Similarly, in Allen v. Steadfast Insurance Company, 2014 U.S. Dist. LEXIS 1994, (C.D. Cal. August 22, 2014), the court assessed whether a CGL policy ought to provide coverage for civil penalties assessed against a company for its violations of various California state environmental statutes. Citing Bulluck, the court held that “as a general matter, civil penalties – by virtue of their punitive nature – do not constitute ‘damages’ as they are not intended to ‘compensate’ a third party for losses or injuries.” Id. at *36.
As one would imagine, this analysis is not unique to California. For example, here is a snapshot of what Delaware and New York have to say about the topic:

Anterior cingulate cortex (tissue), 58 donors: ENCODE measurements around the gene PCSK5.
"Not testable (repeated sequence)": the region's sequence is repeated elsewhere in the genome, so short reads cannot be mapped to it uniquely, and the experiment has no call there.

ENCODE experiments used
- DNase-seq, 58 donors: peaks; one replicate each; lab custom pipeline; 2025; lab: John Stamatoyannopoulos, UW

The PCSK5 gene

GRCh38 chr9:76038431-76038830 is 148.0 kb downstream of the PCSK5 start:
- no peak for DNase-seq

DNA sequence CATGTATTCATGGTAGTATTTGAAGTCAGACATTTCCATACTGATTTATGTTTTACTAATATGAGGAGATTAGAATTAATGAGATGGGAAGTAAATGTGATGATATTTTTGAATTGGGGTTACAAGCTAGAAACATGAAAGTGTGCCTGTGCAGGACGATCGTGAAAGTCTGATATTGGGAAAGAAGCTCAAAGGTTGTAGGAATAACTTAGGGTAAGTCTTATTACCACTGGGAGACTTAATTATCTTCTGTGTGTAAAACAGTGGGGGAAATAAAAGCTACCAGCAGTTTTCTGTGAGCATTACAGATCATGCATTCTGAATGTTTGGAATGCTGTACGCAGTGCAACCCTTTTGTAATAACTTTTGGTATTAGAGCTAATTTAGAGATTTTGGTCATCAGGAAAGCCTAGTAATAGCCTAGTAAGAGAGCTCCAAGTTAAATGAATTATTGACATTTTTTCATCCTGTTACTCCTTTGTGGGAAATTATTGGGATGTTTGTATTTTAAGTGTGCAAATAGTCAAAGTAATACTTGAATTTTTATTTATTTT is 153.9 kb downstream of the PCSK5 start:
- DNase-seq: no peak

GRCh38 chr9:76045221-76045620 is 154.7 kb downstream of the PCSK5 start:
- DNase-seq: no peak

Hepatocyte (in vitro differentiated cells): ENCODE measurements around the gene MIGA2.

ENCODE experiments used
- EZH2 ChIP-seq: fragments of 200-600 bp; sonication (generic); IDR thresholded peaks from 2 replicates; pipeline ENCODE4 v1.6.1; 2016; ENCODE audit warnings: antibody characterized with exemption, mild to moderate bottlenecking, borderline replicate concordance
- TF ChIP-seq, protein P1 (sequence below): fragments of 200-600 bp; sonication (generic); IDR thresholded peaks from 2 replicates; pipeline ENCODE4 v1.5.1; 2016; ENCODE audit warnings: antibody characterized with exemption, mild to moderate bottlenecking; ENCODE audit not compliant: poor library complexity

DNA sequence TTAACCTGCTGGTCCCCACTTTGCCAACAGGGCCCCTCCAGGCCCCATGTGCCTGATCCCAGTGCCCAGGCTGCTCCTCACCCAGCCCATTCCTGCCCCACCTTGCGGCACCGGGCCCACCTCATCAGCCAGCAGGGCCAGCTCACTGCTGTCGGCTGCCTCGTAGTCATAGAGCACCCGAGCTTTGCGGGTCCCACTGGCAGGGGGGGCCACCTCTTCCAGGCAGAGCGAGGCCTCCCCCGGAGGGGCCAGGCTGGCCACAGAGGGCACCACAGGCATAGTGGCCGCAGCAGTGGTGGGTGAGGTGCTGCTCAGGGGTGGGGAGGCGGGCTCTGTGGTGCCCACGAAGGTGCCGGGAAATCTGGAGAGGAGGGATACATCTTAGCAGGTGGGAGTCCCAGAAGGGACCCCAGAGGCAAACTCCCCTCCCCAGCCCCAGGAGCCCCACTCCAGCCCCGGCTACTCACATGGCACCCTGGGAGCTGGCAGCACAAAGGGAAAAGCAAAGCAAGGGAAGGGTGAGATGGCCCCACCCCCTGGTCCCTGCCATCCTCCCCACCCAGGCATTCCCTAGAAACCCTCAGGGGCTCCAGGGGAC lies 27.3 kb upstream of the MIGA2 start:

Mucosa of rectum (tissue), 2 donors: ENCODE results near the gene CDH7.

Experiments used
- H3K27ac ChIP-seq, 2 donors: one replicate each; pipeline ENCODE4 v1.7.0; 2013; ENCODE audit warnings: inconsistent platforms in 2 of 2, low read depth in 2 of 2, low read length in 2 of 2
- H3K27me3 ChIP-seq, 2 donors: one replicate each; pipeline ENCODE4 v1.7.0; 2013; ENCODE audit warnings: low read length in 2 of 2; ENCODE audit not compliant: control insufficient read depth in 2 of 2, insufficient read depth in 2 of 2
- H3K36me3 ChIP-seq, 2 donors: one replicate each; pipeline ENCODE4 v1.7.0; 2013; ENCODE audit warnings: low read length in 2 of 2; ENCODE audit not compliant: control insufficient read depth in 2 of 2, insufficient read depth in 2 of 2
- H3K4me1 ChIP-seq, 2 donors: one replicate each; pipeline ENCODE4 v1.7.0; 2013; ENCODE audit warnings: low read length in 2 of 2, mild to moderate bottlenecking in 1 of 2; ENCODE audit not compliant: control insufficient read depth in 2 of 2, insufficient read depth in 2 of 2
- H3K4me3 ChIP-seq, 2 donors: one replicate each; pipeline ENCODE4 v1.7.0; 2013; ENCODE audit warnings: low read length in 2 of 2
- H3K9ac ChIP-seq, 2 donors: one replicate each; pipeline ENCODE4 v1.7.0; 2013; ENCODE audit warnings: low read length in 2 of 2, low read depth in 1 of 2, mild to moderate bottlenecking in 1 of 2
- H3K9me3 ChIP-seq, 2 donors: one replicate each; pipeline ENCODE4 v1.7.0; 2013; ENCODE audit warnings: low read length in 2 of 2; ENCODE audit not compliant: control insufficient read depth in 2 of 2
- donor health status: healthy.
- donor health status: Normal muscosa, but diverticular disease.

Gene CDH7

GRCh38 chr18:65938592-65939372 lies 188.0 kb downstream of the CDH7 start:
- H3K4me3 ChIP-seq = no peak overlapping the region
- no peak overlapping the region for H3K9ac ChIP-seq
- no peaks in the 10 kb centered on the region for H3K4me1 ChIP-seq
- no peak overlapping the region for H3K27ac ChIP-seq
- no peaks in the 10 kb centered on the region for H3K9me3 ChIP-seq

- Delaware – There is no compelling public policy against insurance coverage for civil penalties, and where statutes do not specifically prohibit insurance coverage for civil penalties, Delaware courts will not “partially void what might otherwise be a valid insurance contract as contrary to public policy in the absence of the clear indicia that such policy actually exists.” See Wilson v. Chem-Solv, Inc., No. 85C-MY-1, 1988 Del. Super. LEXIS 372 (Super Ct. Oct. 14, 1988) see also U.S. Bank N.A. v. Indian Harbor Insurance Company, 2014 U.S. Dist. LEXIS 91335, (D. Minn. July 3, 2014).